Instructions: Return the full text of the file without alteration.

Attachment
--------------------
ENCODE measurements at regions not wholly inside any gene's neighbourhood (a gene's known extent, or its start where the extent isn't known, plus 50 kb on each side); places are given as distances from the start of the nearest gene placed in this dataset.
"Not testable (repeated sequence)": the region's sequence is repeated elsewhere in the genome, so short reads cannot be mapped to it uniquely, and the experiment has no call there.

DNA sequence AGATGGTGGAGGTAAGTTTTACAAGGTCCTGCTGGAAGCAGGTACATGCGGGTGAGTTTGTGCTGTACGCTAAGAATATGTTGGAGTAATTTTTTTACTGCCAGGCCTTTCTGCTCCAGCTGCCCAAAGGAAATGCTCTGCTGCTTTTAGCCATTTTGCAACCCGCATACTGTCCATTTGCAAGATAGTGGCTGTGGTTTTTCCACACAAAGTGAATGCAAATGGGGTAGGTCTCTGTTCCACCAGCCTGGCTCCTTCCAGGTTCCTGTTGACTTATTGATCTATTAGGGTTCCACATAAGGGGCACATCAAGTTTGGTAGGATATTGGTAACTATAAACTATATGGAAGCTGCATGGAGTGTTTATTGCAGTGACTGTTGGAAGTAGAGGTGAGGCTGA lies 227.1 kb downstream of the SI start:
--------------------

ENCODE measurements at regions not wholly inside any gene's neighbourhood (a gene's known extent, or its start where the extent isn't known, plus 50 kb on each side); places are given as distances from the start of the nearest gene placed in this dataset.
"Not testable (repeated sequence)": the region's sequence is repeated elsewhere in the genome, so short reads cannot be mapped to it uniquely, and the experiment has no call there.

DNA sequence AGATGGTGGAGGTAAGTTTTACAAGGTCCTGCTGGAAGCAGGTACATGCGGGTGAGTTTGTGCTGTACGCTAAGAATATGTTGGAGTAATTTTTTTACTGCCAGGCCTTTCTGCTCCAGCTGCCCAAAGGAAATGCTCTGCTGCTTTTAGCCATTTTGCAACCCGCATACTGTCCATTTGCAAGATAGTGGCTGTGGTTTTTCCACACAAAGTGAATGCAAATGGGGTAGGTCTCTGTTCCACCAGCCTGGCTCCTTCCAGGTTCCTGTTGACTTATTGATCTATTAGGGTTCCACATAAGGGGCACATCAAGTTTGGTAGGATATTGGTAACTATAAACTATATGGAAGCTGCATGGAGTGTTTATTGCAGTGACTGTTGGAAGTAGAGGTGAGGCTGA lies 227.1 kb downstream of the SI start: